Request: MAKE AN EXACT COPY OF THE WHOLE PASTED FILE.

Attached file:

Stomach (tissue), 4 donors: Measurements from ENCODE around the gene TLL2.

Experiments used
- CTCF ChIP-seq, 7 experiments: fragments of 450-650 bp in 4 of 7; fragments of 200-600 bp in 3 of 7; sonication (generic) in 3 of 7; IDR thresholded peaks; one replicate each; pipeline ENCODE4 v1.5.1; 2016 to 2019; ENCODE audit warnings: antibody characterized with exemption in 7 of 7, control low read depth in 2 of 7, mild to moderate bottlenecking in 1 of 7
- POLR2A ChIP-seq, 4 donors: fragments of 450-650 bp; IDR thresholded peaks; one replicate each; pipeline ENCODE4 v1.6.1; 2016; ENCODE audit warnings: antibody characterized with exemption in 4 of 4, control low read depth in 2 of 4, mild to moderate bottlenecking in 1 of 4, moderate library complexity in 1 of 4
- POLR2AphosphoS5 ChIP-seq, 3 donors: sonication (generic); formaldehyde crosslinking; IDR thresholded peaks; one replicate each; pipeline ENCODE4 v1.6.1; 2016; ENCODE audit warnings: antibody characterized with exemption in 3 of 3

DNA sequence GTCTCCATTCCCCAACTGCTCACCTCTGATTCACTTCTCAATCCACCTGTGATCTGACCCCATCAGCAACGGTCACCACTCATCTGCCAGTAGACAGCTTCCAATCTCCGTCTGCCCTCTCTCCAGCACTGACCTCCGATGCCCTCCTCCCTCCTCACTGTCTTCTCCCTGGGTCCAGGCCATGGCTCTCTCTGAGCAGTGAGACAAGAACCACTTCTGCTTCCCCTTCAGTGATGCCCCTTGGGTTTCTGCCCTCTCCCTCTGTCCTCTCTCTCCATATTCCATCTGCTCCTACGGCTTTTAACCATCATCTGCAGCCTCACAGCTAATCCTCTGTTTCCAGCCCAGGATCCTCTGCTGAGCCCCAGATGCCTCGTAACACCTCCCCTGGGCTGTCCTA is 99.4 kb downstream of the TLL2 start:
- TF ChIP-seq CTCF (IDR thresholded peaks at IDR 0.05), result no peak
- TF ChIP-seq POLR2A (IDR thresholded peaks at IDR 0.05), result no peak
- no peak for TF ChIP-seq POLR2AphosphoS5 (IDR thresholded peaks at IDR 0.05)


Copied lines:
Stomach (tissue), 4 donors: Measurements from ENCODE around the gene TLL2.

Experiments used
- CTCF ChIP-seq, 7 experiments: fragments of 450-650 bp in 4 of 7; fragments of 200-600 bp in 3 of 7; sonication (generic) in 3 of 7; IDR thresholded peaks; one replicate each; pipeline ENCODE4 v1.5.1; 2016 to 2019; ENCODE audit warnings: antibody characterized with exemption in 7 of 7, control low read depth in 2 of 7, mild to moderate bottlenecking in 1 of 7
- POLR2A ChIP-seq, 4 donors: fragments of 450-650 bp; IDR thresholded peaks; one replicate each; pipeline ENCODE4 v1.6.1; 2016; ENCODE audit warnings: antibody characterized with exemption in 4 of 4, control low read depth in 2 of 4, mild to moderate bottlenecking in 1 of 4, moderate library complexity in 1 of 4
- POLR2AphosphoS5 ChIP-seq, 3 donors: sonication (generic); formaldehyde crosslinking; IDR thresholded peaks; one replicate each; pipeline ENCODE4 v1.6.1; 2016; ENCODE audit warnings: antibody characterized with exemption in 3 of 3

DNA sequence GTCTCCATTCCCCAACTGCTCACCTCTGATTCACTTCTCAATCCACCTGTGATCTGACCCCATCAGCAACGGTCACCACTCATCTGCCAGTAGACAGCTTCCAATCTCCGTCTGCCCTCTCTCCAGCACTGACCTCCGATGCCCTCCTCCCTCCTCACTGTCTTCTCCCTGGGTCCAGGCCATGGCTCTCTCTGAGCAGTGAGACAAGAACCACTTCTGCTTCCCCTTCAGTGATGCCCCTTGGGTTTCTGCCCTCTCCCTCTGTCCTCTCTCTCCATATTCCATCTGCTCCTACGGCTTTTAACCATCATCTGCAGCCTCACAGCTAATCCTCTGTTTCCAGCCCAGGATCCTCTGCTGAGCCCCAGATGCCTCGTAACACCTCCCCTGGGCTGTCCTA is 99.4 kb downstream of the TLL2 start:
- TF ChIP-seq CTCF (IDR thresholded peaks at IDR 0.05), result no peak
- TF ChIP-seq POLR2A (IDR thresholded peaks at IDR 0.05), result no peak
- no peak for TF ChIP-seq POLR2AphosphoS5 (IDR thresholded peaks at IDR 0.05)